No Time Dad

A blog about web development written by a busy dad

How to Create a Bootstrap Contact Form

I previously wrote about creating a contact form using tailwindcss, so I thought it’d only be fair to create a Bootstrap contact form. Even though Bootstrap has been around longer I feel more comfortable using Tailwindcss for building sites. Most likely because I think Tailwind is closer to writing traditional css, which I like.

Below is a screenshot of the contact form and the corresponding html.

bootstrap-contact-form

<!DOCTYPE html>
<html lang="en">
  <head>
    <meta charset="UTF-8" />
    <meta http-equiv="X-UA-Compatible" content="IE=edge" />
    <meta name="viewport" content="width=device-width, initial-scale=1.0" />
    <link
      href="https://cdn.jsdelivr.net/npm/bootstrap@5.1.1/dist/css/bootstrap.min.css"
      rel="stylesheet"
      integrity="sha384-F3w7mX95PdgyTmZZMECAngseQB83DfGTowi0iMjiWaeVhAn4FJkqJByhZMI3AhiU"
      crossorigin="anonymous"
    />
    <script
      src="https://cdn.jsdelivr.net/npm/bootstrap@5.1.1/dist/js/bootstrap.bundle.min.js"
      integrity="sha384-/bQdsTh/da6pkI1MST/rWKFNjaCP5gBSY4sEBT38Q/9RBh9AH40zEOg7Hlq2THRZ"
      crossorigin="anonymous"
    ></script>

    <title>Contact Form</title>
  </head>

  <body>
    <div class="container">
      <div class="p-4">
        <form>
          <div class="row mb-3">
            <div class="col">
              <label for="first-name" class="form-label">First name</label>
              <input
                class="form-control"
                type="text"
                id="first-name"
                required
              />
            </div>
            <div class="col">
              <label for="last-name" class="form-label">Last name</label>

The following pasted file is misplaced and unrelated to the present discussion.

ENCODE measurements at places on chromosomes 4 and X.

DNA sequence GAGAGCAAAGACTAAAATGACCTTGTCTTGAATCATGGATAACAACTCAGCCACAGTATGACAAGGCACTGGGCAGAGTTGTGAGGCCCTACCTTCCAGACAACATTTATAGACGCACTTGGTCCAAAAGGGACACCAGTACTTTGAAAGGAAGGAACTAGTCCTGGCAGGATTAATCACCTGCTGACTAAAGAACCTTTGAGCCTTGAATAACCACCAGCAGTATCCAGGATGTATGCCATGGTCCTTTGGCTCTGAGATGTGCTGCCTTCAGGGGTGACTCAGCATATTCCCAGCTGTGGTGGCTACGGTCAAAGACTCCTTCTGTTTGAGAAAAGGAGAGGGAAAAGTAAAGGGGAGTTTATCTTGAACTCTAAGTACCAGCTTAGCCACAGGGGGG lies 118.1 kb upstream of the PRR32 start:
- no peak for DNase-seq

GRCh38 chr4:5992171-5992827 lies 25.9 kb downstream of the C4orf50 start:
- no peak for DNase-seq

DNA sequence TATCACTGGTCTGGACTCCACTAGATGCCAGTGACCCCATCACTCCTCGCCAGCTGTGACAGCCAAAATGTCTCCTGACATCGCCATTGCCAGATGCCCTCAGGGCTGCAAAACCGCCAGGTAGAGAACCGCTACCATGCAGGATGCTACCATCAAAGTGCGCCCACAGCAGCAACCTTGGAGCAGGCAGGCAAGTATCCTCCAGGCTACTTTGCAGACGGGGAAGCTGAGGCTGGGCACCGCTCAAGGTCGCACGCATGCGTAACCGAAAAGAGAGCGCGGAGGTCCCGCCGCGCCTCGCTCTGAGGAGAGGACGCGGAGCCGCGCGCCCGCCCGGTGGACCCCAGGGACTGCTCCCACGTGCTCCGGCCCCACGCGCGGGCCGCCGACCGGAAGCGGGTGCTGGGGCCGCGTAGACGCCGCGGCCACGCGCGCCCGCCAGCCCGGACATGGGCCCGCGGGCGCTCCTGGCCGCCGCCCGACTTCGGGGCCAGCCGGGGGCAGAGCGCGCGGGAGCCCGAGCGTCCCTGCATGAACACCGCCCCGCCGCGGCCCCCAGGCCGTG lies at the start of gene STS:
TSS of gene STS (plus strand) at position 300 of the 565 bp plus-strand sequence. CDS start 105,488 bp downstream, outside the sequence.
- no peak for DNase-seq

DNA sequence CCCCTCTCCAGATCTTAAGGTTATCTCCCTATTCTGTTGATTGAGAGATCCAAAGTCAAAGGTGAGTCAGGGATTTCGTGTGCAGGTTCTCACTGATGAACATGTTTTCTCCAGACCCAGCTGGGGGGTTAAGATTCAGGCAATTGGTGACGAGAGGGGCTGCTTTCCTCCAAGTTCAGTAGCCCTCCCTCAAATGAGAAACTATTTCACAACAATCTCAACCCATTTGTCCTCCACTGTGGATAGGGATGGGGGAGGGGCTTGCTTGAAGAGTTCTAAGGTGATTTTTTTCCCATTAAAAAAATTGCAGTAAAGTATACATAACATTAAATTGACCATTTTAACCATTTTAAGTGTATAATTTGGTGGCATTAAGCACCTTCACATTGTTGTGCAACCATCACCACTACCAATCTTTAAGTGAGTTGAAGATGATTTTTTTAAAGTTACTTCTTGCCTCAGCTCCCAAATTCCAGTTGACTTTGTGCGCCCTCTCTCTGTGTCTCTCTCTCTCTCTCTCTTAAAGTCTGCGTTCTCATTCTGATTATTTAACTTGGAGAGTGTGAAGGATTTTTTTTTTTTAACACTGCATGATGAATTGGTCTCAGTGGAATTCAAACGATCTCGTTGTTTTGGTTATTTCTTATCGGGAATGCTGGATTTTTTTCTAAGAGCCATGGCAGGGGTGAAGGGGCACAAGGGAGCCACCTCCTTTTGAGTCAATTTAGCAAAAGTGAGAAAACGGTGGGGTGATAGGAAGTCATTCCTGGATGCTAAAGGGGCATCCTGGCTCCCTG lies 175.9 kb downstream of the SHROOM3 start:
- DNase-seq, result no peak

<input class="form-control" type="text" id="last-name" required />
            </div>
          </div>
          <div class="row">
            <div class="col">
              <label for="email" class="form-label">Email</label>
              <input class="form-control" type="email" id="email" required />
            </div>
            <div class="col">
              <label for="phone" class="form-label">Phone</label>
              <input class="form-control" type="tel" id="phone" />
              <div id="phone-help" class="form-text">Optional</div>
            </div>
          </div>
          <div class="row mb-3">
            <div class="col">
              <label for="subject" class="form-label">Subject</label>
              <input class="form-control" type="text" id="subject" required />
            </div>
          </div>
          <div class="row">
            <div class="col">
              <label for="message" class="form-label">Message</label>
              <textarea
                class="form-control"
                rows="4"
                id="message"
                required
              ></textarea>
              <div id="message-help" class="form-text">Max. 500 characters</div>
            </div>
          </div>
          <div class="d-flex justify-content-end">
            <button type="submit" class="btn btn-primary">Submit</button>
          </div>
        </form>
      </div>
    </div>
  </body>
</html>

Bootstrap doesn’t really use css grid anymore, and instead relies on flexbox for layouts. The row utility class initilizes a flexbox container via display: flex; and flex-wrap: wrap;.Not much grid going on here even though it’s still “visually” a two column layout similar to my tailwindcss contact form example.

A couple things I feel like I gave up by using Bootstrap in this example is the ability to push the label helper text to the right, and using css gap to help with spacing.

For the label helper text, I tried to create a flexbox container to push the text to the right like I did in the tailwind example but Bootstrap wasn’t having it. I ended up using their form-text class in a div under the input, which appears to be how bootstrap wants this to be done anyways. I did have to adjust for the extra space that form-text adds, which is why some elements don’t have the mb-3 utility class applied.

Not being able to use the css gap property wasn’t a huge deal. I likely could’ve got it working since browser support for flexbox gap is much better now, but I didn’t see any examples of its usage in the Bootstrap docs. Instead, I used Bootstrap mb-3 utility class to add space between some of the rows, which is equivalent to margin-bottom: 1rem;.

So, who is the winner here; Tailwindcss or Bootstrap? Well, I think Tailwindcss. And that’s 100% personal preference. It just felt easier to control everything. But, Bootstrap has a lot of things out of the box like forms and buttons that Tailwind doesn’t have. I guess it comes down to time and desire to customize.